My Sabbatical – Week 4 – Prioritizing Pursuits And Accepting The Truth Of My Actions

A sabbatical is glorious in many ways, and it also has its challenges. With the stripping away of a more rigid daily and weekly structure, with a reduction of commitments and obligations, which grants me additional free time to allocate as I choose, comes a challenge. A challenge of variety, of options, of opportunities, of… open-endedness. There are many endeavors I wish to pursue, and all of them require minutes of the day (although some, such as living more mindfully, can be practiced throughout the day). How to prioritize? I have many goals I want to tackle all at once. I want everything to happen now. I want to be fluent in Spanish. I want to have five songs written and produced. I want five boxes to fill themselves of the stuff we don’t need and donate themselves to places and people that will use them. I want this blog to write itself. There are ten different website updates I want to make to this very site, not to mention the three other websites I want to be building, but each little change takes me ages since everything is a first, and firsts have a steep learning curve. And I know this kind of sounds impossible and “woe is me,” but even though I don’t have a day job right now, even with all those extra hours in the week, it’s still hard to make time for all of these things. Or even half of them! What things make the cut and which get left for later? This is the mental battle of my early sabbatical. 

I’ve noticed, though, that I am making time for certain things. I am preparing (and happily eating) home-cooked food daily. I’ve set up an exercise space in the basement and am getting out on the sand volleyball courts regularly. I am saying “yes” to my kids almost whenever they ask to play with me. Perhaps it turns out that the actions I’m making time for are my top priorities. We are what we do. 

Impromptu scooter ride midday on a weekday, because on sabbatical, Dad says, “Yes!”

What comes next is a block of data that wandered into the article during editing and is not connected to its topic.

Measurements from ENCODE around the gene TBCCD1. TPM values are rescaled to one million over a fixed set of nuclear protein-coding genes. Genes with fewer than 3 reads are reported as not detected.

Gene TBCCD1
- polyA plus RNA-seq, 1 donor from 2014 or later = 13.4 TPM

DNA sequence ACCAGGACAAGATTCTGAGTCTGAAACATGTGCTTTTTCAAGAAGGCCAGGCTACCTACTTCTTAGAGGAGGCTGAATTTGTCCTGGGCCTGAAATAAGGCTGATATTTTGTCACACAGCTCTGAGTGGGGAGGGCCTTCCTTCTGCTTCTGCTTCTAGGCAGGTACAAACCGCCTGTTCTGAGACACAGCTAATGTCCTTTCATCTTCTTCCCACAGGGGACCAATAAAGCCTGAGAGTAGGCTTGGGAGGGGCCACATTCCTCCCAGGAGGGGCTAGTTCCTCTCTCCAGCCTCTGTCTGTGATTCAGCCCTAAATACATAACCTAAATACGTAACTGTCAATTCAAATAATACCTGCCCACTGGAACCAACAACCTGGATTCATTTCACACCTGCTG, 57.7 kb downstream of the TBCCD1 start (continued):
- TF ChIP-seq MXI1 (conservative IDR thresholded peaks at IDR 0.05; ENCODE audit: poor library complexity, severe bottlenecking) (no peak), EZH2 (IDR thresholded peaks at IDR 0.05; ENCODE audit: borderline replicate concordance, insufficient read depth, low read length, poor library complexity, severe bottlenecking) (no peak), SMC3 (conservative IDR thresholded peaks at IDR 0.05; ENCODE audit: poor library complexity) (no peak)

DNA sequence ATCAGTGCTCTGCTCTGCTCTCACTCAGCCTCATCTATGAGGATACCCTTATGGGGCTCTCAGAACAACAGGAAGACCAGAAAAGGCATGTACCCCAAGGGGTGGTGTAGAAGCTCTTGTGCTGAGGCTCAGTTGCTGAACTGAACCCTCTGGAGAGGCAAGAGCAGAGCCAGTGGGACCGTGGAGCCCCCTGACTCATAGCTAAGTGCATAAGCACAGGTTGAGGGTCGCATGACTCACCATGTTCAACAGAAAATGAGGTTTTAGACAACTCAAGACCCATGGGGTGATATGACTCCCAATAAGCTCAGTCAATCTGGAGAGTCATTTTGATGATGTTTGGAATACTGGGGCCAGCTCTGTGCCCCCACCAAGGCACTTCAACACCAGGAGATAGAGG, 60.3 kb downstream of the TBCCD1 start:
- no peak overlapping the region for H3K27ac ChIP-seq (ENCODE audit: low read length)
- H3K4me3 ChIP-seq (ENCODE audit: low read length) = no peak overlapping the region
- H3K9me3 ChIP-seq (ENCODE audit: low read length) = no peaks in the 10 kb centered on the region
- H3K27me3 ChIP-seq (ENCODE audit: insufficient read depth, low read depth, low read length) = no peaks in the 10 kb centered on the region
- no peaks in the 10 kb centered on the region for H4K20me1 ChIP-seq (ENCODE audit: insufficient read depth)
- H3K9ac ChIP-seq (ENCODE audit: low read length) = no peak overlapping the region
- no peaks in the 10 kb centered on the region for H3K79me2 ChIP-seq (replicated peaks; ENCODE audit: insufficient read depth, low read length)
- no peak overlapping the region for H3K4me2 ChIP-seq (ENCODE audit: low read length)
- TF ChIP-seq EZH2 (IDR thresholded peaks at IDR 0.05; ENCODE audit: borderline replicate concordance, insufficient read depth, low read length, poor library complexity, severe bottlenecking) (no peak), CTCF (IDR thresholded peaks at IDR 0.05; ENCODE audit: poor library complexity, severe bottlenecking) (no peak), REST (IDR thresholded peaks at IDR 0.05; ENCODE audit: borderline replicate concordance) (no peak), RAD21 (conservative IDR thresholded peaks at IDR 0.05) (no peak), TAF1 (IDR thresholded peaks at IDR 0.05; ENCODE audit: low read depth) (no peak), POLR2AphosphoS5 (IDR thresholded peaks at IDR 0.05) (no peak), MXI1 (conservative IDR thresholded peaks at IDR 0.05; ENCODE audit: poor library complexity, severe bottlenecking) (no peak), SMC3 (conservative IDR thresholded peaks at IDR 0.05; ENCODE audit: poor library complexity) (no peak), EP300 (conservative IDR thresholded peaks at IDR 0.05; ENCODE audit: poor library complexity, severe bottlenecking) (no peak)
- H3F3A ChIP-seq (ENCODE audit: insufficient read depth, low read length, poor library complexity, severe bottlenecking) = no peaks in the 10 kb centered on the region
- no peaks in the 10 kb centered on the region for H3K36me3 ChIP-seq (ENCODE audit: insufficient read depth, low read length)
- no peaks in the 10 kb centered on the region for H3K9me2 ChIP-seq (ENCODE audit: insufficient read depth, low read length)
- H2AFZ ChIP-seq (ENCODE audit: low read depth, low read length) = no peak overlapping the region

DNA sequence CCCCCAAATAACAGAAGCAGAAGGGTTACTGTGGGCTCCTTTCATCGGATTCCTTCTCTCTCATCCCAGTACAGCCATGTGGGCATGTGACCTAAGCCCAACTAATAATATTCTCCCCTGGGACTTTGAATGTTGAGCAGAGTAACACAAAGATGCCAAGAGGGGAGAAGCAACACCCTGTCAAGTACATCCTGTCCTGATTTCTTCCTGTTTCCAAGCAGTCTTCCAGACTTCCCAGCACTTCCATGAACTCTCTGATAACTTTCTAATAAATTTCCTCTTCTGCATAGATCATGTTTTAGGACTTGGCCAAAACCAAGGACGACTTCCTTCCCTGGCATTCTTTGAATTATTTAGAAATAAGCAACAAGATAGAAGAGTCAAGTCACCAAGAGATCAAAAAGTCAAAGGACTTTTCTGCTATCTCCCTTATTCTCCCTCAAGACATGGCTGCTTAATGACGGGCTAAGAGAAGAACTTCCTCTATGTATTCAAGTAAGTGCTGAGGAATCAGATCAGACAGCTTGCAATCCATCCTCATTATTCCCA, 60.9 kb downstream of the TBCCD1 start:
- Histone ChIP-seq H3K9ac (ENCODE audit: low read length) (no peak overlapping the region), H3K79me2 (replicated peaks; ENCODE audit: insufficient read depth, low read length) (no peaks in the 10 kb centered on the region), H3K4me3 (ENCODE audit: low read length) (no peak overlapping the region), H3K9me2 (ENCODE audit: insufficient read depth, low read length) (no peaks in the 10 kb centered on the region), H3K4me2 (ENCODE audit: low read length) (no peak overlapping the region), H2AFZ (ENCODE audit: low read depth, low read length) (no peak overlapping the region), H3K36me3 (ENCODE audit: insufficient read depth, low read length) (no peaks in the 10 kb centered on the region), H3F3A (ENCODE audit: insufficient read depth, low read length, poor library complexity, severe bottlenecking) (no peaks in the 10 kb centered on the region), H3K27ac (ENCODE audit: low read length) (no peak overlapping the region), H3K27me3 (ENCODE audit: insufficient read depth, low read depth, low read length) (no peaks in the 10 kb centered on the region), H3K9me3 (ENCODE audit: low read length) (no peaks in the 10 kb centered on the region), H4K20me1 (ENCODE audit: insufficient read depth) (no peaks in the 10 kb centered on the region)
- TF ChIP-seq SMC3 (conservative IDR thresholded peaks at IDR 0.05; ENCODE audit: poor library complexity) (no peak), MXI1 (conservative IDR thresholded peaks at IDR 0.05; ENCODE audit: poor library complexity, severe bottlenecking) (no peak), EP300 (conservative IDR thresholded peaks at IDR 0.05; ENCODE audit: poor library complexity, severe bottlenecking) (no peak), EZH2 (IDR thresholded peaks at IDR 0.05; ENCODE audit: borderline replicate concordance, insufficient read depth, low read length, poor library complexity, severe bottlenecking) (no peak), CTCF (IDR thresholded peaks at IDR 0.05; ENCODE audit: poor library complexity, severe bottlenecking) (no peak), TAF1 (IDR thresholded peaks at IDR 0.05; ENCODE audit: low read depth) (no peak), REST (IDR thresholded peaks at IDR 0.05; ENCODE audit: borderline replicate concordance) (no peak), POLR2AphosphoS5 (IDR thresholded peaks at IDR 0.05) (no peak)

One of the goals or tasks I keep writing down on my various lists is the project of purging. I’ve been wanting to purge, purge, purge. Strip things down. Declutter our house. Declutter my mind. But with planning for international travel coming up next week and trying to live slowly and not be too “busy,” I haven’t been making room for big purge projects. However, one thing I have been doing is playing with my kids and being present with them. Maybe that’s a fair trade-off? Maybe that’s what this week of sabbatical is supposed to be about. If I had been on a decluttering spree and grinding away at my laundry list of hobbies, I would have missed the following interaction with my kid.

With a delightfully tactful and simply-stating-an-observation tone, I had commented, loud enough for my kid to hear, on how hard it is to see any portion of the actual wood floor in our playroom. Any parent can relate. The kid stopped, eyed the playroom up and down, and turned their head to me and replied, “Daddy, I think we have too many toys.” Oh, I agree, young one. I agree. And so, without any further prodding or encouragement needed, we purged. Now, it was not the poetic, total toyroom overhaul that it could have been, but together, we picked up stuff and agreed whether it should be shelved or binned. 

And so, by letting go of the perceived need to be self-improving and making progress doing my long list of goals, and simply being a present father with my child, I not only got some decluttering done, but I also had a positive, bonding moment with my child. 

Letting go is getting me where I want to go. 

 

TANGENTIAL PARENTING HACK: If your 4-7 year old kid doesn’t enjoy “picking up” the play room or bedroom, suggest “neating” instead. Our kids all out sprint the other way when we mention picking up a room, but if we neat it, carefully replacing items to their homes ever so delicately and neatly like a member of the royal family might, oh, neating is so much fun! 

 

THE SIGNIFICANCE OF SILENCE

Sunday, June 12, 2022

I messed up earlier today. I intervened when I should have done nothing. Or rather, I spoke instead of silence. Silence is tragically underrated. Silence is where magic happens. A silent lake at night divulges a loon’s call from miles away. Silent, tantric stares with your partner can unlock an unknown depth of intimacy. Silence is where you learn. 

My co-parent and our kids were having a calm, strategic bedtime negotiation around the remaining screen time of the night, and since it was a “Mommy Night” (we trade bedtime nights), I was doing my job, which at that point was to stare out the window and do nothing. Be a fly on the wall. Let what happens, happen. And then, all of a sudden, I wasn’t doing my job. During a pause in the mildly tense but perfectly under control negotiation, I commented that, “this conversation is sure taking a long time,” attempting and failing to imply the logic of, “think of all the minutes of screen time we could have gotten by now had we simply agreed on something and started watching.” I just couldn’t help myself from intervening and trying to help the situation. The thing is, the intent of offering assistance doesn’t make all actions right. And the discomfort I felt in that moment is a me problem.